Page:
1986 Toyota Corolla SR5

#37232. S/N JT2AE86C8G0227932. 229k miles. “1.6-liter inline 4, 5-speed manual transmission, red over gray cloth, Nardi steering wheel, aftermarket stereo, Konig wheels, Weber carburetor, window sticker.” Condition: 2-. SOLD AT $10,695. Bring a Trailer, 10/2/2020.

Brian’s take: The Toyota Corolla SR5, one of the icons in the world of drifting, is still on the cusp of breaking out in the collector-car market. The hardest barrier to entry is finding one. Any that pop up in the $3k–$6k range are usually quick sales, and the one-owner “grandma” market for these is drying up. That is why we are seeing cars such as this one sell for $10k, despite having 230k miles. The SR5 trim is less desirable than the GT-S, which has the DOHC engine, although the hatchback body is still the poster child for Initial D comic-book fantasies. There were only about 4,000 GT-S models sold in the U.S., with few left in impeccable condition. But at least 100,000 SR5 models were sold, with probably half still existing. An original GT-S, like the 1986 model that sold for $24k on BaT last year (#23325), is the ultimate collectible Corolla and represents the top range of pricing, but I see that growing in the future. For now, I consider this one to be well sold.

1994 Mitsubishi 3000GT VR4 6-speed

#37756. S/N JA3AN74K4RY037057. 19,000 miles shown. “3.0-L twin-turbocharged DOHC V6, Getrag 6-speed manual transmission, all-wheel drive, Martinique Yellow Pearl, black leather interior, four-wheel steering, anti-lock disc brakes, active aerodynamics, active exhaust, electronically controlled suspension, sunroof, CD stereo with graphic equalizer, CD changer.” Condition: 2+. SOLD AT $27,825. Bring a Trailer, 10/13/2020.

Brian’s take: The 3000GT (“GTO” in Japan) was another collaboration between Mitsubishi and Chrysler after their Diamond-Star Motors joint venture had run its course. Built in Japan and based on Mitsubishi’s Diamante sedan, but with Chrysler responsible for exterior styling and offering its own version in the badge-engineered Dodge Stealth, the 3000GT raises the conundrum of what is really a “Japanese car.” It looks American, which could be why it has a smaller fan base than other contemporaries. As a high-power (300 hp) Japanese car, you would think it should rank with the FD Mazda RX-7 and the MK4 Toyota Supra. But no. This car has low miles and is in really nice condition, but only sold for $28k. What would seem like a prime example of a promising Japanese collector car actually falls short — and I don’t see these becoming wildly desirable like their in-period rivals anytime soon. Well sold.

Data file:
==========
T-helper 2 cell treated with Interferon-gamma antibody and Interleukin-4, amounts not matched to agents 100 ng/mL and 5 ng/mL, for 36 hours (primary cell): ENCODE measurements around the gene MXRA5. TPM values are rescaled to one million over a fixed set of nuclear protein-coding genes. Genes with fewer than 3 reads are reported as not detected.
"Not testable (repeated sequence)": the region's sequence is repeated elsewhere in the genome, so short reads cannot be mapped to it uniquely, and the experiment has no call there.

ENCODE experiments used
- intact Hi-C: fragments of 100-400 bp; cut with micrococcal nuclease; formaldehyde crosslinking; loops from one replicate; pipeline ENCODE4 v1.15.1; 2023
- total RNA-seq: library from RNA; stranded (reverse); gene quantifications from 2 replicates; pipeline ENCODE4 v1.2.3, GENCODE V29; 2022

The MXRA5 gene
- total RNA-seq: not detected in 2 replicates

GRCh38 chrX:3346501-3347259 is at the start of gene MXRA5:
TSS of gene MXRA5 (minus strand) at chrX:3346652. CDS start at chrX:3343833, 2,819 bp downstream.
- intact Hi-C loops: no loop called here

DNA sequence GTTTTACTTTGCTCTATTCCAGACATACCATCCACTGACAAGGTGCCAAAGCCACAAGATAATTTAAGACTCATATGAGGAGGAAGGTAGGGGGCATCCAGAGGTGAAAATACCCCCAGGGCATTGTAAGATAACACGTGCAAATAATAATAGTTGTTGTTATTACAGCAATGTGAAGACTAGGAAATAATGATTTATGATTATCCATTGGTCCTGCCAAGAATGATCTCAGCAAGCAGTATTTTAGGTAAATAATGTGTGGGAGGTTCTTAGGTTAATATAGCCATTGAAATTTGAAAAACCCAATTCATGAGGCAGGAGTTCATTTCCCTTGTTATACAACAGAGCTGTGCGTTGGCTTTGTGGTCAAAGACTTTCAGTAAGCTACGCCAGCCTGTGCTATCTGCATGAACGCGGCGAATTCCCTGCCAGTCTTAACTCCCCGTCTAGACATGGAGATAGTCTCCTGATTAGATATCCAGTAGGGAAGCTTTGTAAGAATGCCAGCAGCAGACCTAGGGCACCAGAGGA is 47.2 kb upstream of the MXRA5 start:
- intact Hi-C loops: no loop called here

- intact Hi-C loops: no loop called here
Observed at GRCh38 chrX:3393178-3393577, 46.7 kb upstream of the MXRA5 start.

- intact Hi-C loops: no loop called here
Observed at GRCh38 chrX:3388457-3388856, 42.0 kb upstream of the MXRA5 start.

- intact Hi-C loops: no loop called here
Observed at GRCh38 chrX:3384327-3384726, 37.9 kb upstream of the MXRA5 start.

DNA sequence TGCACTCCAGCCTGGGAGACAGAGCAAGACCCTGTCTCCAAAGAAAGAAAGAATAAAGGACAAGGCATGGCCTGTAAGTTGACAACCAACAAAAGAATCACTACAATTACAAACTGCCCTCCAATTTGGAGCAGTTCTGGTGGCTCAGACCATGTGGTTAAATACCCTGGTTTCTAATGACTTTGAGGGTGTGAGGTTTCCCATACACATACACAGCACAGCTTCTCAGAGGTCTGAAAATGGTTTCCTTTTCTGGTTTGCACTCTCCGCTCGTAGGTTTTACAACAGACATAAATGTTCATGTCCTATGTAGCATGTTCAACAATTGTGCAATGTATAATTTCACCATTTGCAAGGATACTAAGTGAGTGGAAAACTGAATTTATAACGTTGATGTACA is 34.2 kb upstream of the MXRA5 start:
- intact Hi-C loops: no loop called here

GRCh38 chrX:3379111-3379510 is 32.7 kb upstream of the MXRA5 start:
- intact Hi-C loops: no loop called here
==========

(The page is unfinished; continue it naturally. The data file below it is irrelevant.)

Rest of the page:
1970 Datsun 240Z

#37600. S/N HLS3006116. 57,180 miles. “Numbers-matching 2.4-liter inline 6, 4-speed manual transmission, refurbished during prior ownership, Universal Blue over black vinyl, Series 1 example, Hitachi AM/FM radio, service manuals, registration records from new.” SOLD AT $117,000. Bring a Trailer, 10/9/2020.

Brian’s take: There is a lot happening in the market for Zs right now. This one sold at $112k before buyer’s premium, and a similar 1971 model (#37942) was bid to $111k, yet failed to make its reserve. These are both impeccable examples for a Series 1. The top end of the market is now clearly over $100k; just a few years ago it was in the $50k–$60k range. Modified cars are also pulling higher prices, like the 1972 240Z (#37718) with an L28 engine swap, full repaint, flares and a cage that sold for $49,750. Datsun 280Z prices are also rising slowly, but most of the examples have been modified in some way. You can expect one to sell for $20k–$30k, with a few outliers. I’m still curious to see where the market will top out on these, but it hasn’t stopped yet.

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